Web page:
Part 1: Julii, Brutii, Scipii, Macedonia, Greek Cities, Egypt
One of the easiest factions to start with. Take the small rebel town to your northwest in your opening turns and siphon off troops from the garrisons of your cities to move north towards Patavium and Mediolanum. You should be able to take both of these cities with little actual struggle – your Hastati are superior to their Warbands and the difference between the quality of your infantry will only grow as the game progresses. After capturing Patavium, start stacking growth buildings on it – this city has a hefty growth modifier and will likely be your first huge city – triggering the Marian Reforms very early on.
That said, despite this very easy and quick path to late game domination, you don’t need to wait that long to destroy Gaul utterly. While you can choose to build up your economy and go for a slower conquest, simply pumping out Hastati in every single city and sending them to the front line against Gaul will crush them entirely in short order. If you are hunting for the “use only auto-resolve” achievement, I managed to beat the short campaign in 15 real-life minutes using this method. Gaul will be stuck on Warbands for an extremely long time and you just beat them at every stage of the game so they will never be a match for you even with a numbers advantage. Ignore any large stacks in the field if your own armies are large enough, just destroy their cities and let them waste all their time sieging one tiny town back. Don’t forget the settlement in Spain and you’re all done for the short campaign.
Your next options for expanding into a long campaign is to crush the barbarian neighbours for easy extensions to your territory, not much more trouble than Gaul except for Brittania’s chariots which are strong in auto-resolve. Swing down into Greece or Carthage to limit your fellow Roman’s expansion and prepare for your showdown with the senate and the other families once your popularity gets high enough.
Start: Very Easy
Overall: Very Easy
Slightly harder than the Julii only due to the fact that Hoplites are more dangerous than Warbands. This is made up for by the fact that Greece is far richer than anything in Gaul and you will find yourself raking in the cash after building the suitable trade and port buildings (make sure to swing by Rhodes to grab the wonder). Opening move is to immediately jump across the sea to the east, grab the rebel settlement and jump straight at the throat of the Greek cities. Macedon may either attack you or try to ally you, accept the alliance and just betray them later after Greece is destroyed or exiled to the east.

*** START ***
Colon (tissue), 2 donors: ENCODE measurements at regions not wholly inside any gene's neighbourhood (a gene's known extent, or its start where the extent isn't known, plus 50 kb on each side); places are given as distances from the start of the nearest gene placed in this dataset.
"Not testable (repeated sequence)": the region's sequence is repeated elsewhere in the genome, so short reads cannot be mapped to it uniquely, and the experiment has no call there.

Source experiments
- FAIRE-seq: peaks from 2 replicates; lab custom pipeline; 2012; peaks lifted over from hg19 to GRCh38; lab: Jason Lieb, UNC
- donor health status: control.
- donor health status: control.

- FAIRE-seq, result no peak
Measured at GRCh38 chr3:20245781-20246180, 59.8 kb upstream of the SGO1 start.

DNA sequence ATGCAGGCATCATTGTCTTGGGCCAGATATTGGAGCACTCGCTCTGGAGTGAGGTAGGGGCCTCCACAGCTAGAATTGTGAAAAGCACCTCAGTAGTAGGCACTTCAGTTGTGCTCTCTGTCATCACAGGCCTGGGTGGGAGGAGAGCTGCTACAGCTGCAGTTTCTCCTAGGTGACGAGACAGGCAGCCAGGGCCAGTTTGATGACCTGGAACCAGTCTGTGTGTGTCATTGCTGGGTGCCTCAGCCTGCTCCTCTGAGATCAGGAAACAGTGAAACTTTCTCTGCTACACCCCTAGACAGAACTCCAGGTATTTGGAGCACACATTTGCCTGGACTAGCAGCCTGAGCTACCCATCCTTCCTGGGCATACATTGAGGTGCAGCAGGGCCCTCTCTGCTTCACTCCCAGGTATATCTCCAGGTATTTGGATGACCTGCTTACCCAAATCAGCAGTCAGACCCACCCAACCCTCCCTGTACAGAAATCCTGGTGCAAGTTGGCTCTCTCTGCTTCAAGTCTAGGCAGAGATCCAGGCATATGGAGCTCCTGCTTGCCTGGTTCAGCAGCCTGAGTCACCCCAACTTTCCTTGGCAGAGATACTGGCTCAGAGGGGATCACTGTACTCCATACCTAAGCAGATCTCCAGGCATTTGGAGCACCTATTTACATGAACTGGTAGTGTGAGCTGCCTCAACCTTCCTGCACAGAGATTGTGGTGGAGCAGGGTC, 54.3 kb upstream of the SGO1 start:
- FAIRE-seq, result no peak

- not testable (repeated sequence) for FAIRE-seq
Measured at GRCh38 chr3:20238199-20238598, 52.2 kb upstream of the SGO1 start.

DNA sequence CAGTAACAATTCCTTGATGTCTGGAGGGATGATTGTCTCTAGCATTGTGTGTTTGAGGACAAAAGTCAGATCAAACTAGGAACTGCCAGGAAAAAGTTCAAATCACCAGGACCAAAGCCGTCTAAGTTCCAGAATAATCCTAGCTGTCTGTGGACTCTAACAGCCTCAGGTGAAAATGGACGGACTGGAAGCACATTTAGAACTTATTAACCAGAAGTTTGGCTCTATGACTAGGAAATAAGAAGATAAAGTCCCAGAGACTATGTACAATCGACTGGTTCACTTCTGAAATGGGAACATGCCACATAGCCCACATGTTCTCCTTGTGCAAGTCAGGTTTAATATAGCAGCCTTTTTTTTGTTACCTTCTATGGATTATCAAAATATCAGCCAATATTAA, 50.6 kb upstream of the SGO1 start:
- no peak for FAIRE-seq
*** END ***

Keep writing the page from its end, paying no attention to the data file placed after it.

Hastati and Principes are still the go-to here, just don’t march them straight into a phalanx and you will be fine. If you are attacking a wooden-walled settlement, just knock multiple holes with your ram until you have a breach without a bunch of Hoplites on the other end – then flank and crush them with the better stats on your infantry. Once you have Greece established, finish off Macedonia and expand in whatever direction you want – the only factions that are likely to pose even a sliver of challenge is Egypt or a Seleucid Empire that managed to survive them in the early game.
A largely identical roster to the other Roman families with little variance in tactics. Immediately attack the Greeks on the island to your south and follow up with attacking Lilybaeum on the western edge. From here, you can either cross the sea to take Carthage immediately or take a small detour to pick up the various islands dotted around the map – Caralis and Palma to your West, Khydonia just off the coast of Greece and of course Rhodes with that all-important wonder of theirs. If the Brutii are doing well, you might want to steal Corinth away from them to take the Statue of Zeus wonder for yourself, which will help when you run into issues with public order across your empire – which tends to be less concentrated than the other two families at the start.